Recent major procurements like artillery systems and heavy lift aircraft are starting to give Canadian Forces the “muscle” they need to do to the job, but it is now time to upgrade the “mind.”

The first four articles in this series, based on “Transforming Information Management for Operational Benefit”, a White Paper by EDS Canada, an HP company, focused on the need for information management (IM) transformation and the resulting operational benefits. This article will make the case that implementing IM in the Canadian Forces, and reaping all its potential benefits, calls for a different approach to procurement.

To achieve agility, 21st century armed forces need accurate information, anywhere in the world, in the correct format, in almost real time. Our information management systems today do not meet that standard but the objective has been clearly defined. The Information Management Services Transformation (IMST) project, initiated in May 2005, has the potential, in the words of the White Paper, “to deliver improved information capability and operational value through an enhanced information infrastructure and net-enabled operations, resulting in positive mission outcomes, effective management of information, and best use of resources.”

The present procurement system is configured to acquire well-defined products and services, to clear specifications and standards. The people who work within that system are dedicated to getting the best equipment for the Canadian Forces and best value for the taxpayer, but as a May report by the DND Chief of Review Services pointed out, major procurements are at risk because of a lack of trained and experienced personnel. There is a severe shortage of qualified senior personnel with the authority to make decisions.

Transforming information management in the Canadian Forces is an even greater challenge than current equipment acquisitions, in scope, duration and impact. It is not just another IT project. Because it reaches every part of DND/CF, and often changes the communication between those parts, it must be recognized as a change initiative. In fact, IM transformation means change on a scale that requires a change in thinking. As this series has pointed out, even relatively modern categories like “lead solution provider” or “lead service provider” must broaden out to envisage a “lead service integrator” to oversee and guide the transformation. That lesson, learned during two of the world’s largest defence transformation projects, underscores the strategic nature and importance of IM transformation.

Information technology is constantly changing, pulled by market opportunities and pushed by research. This constant innovation and problem-solving is one of IT’s greatest benefits, and the procurement system must recognize that and benefit from progress rather than “freezing the design” in static specifications.

Ideally, the war-fighters’ needs will contribute directly and swiftly to the solutions that will support them in battle. Making those right connections to deliver information to CF members on the frontline means connecting all the business processes within the organization. That inevitably means the culture will change and careers will change as well. Many people will move from a hands-on role to oversight and quality assurance, as the trend to outsourcing continues. The battle to hire and retain the best IT people available means DND/CF must offer a challenging, growing work environment.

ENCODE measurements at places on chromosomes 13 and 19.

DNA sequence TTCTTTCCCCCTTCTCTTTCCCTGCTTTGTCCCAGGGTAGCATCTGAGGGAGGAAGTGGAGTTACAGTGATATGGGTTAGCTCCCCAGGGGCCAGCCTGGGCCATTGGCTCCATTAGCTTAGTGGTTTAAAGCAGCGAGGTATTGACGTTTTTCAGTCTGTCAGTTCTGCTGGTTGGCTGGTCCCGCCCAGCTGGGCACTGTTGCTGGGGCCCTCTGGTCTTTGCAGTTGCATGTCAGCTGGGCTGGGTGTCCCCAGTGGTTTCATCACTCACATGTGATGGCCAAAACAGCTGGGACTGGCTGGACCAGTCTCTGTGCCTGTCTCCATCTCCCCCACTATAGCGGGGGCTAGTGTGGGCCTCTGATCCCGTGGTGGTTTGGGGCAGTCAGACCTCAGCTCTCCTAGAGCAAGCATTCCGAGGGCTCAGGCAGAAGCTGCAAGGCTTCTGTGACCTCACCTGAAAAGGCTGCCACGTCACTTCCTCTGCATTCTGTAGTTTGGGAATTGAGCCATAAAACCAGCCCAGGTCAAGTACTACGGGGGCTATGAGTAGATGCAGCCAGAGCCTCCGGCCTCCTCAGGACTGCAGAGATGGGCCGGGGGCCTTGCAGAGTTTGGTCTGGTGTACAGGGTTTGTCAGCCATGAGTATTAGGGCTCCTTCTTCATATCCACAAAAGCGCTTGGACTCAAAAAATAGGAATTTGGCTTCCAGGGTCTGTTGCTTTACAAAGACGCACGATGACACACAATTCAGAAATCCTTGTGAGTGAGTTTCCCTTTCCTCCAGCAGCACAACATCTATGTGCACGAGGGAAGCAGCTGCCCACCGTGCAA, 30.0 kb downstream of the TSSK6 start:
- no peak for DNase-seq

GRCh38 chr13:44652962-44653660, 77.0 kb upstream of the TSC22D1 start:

Looking at IM transformation from the perspective of information requirements rather than system specifications is a step in the right direction, away from single-purpose implementations that isolate and constrain communications and towards interoperability and collaboration.

One thing becomes clear. Creating the infrastructure to deliver 21st century combat information means developing new relationships between industry and government. There is no alternative. In the private sector, major corporations routinely entrust core business processes, not core business, to their IT partners, in the confidence that their security will be maintained and the work will be done cost-effectively.

That degree of trust is rare but not unknown in the public sector. In this country, British Columbia has been notably successful in IT public-private partnering. The federal government could take the lead in creating new and innovative procurement models, and partner with industry in ways that meet both the requirements for openness, transparency and fairness as well as the war-fighters’ need for the best in communication, collaboration and information.

By focusing on goals rather than process, a transformed procurement methodology will be simpler to manage because capabilities link more directly to outcomes, an overarching vision encourages creativity, and, the war-fighters’ needs drive system change. As this series has pointed out, some of our military allies are well underway with IM transformation programs and they are succeeding. Given their experiences and our strong domestic capabilities, Canada has a chance to get it right the first time. Agile and creative procurement can make that happen.

The EDS White Paper, Transforming Information Management For Operational Benefit, is available at under White Papers. To comment, please contact Emile Lindsay at or (613) 787 4613, or Vanguard at